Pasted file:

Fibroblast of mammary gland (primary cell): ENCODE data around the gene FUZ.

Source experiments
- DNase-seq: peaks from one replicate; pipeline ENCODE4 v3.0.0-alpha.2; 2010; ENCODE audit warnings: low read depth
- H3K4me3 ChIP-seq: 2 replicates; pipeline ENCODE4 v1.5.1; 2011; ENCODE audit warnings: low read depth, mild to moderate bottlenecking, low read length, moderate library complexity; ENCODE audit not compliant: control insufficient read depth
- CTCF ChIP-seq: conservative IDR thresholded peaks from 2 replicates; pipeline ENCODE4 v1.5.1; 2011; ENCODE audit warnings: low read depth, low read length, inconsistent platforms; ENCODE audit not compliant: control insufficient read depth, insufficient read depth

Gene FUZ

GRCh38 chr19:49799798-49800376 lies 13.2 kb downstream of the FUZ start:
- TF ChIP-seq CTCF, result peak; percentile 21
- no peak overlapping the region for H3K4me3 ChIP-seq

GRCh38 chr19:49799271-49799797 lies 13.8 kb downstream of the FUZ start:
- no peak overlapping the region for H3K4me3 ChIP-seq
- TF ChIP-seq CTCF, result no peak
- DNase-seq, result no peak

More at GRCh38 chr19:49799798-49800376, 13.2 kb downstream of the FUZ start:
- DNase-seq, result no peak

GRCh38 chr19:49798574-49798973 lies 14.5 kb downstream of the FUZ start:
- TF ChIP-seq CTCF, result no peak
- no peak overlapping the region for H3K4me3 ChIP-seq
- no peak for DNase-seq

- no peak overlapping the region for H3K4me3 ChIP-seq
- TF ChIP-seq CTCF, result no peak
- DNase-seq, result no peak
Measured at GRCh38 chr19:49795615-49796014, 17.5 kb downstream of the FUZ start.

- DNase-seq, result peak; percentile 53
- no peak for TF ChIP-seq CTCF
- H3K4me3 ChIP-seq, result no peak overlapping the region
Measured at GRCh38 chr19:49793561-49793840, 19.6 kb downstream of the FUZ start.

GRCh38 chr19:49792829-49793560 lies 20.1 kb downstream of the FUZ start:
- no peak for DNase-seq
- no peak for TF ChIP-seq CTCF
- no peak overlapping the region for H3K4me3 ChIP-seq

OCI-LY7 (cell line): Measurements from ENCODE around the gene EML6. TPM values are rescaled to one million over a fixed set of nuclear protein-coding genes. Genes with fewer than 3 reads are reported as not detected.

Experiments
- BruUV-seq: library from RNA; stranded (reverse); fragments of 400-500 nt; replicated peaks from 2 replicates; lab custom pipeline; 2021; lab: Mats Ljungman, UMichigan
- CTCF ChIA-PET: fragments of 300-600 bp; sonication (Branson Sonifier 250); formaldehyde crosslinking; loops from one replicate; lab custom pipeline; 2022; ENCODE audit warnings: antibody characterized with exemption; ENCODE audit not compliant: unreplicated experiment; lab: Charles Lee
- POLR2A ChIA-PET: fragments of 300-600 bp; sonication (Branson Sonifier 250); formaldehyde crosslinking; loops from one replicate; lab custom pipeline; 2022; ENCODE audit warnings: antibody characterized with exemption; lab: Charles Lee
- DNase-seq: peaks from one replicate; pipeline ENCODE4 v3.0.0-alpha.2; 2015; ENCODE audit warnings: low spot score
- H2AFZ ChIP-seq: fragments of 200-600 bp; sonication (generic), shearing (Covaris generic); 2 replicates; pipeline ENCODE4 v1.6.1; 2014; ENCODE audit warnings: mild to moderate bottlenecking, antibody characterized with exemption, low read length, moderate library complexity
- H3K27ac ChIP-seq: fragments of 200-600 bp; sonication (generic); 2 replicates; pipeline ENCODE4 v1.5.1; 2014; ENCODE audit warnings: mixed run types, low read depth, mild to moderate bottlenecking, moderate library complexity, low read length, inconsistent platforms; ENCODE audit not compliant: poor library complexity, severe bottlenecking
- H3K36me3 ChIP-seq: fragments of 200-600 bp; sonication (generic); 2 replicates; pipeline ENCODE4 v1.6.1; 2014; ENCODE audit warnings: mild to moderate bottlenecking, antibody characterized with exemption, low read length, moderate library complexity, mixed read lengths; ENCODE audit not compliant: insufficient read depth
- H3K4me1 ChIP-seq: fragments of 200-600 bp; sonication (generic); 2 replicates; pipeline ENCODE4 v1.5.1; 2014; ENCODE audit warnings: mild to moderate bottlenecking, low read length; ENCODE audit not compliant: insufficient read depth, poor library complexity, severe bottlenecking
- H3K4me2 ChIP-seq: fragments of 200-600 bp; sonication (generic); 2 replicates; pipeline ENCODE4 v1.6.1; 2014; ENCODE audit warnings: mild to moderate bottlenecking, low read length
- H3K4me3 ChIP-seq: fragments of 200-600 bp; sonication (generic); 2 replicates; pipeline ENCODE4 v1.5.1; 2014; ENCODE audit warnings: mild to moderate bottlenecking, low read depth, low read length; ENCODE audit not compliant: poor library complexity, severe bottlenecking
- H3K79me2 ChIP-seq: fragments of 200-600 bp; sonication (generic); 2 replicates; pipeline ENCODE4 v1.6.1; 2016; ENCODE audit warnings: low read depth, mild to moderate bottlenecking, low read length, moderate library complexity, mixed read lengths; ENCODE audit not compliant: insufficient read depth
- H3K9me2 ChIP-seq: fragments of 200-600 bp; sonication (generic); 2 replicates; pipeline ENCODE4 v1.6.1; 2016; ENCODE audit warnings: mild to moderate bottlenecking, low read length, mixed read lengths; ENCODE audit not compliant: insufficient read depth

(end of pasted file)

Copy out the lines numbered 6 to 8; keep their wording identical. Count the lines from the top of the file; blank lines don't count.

Gene FUZ

GRCh38 chr19:49799798-49800376 lies 13.2 kb downstream of the FUZ start:
- TF ChIP-seq CTCF, result peak; percentile 21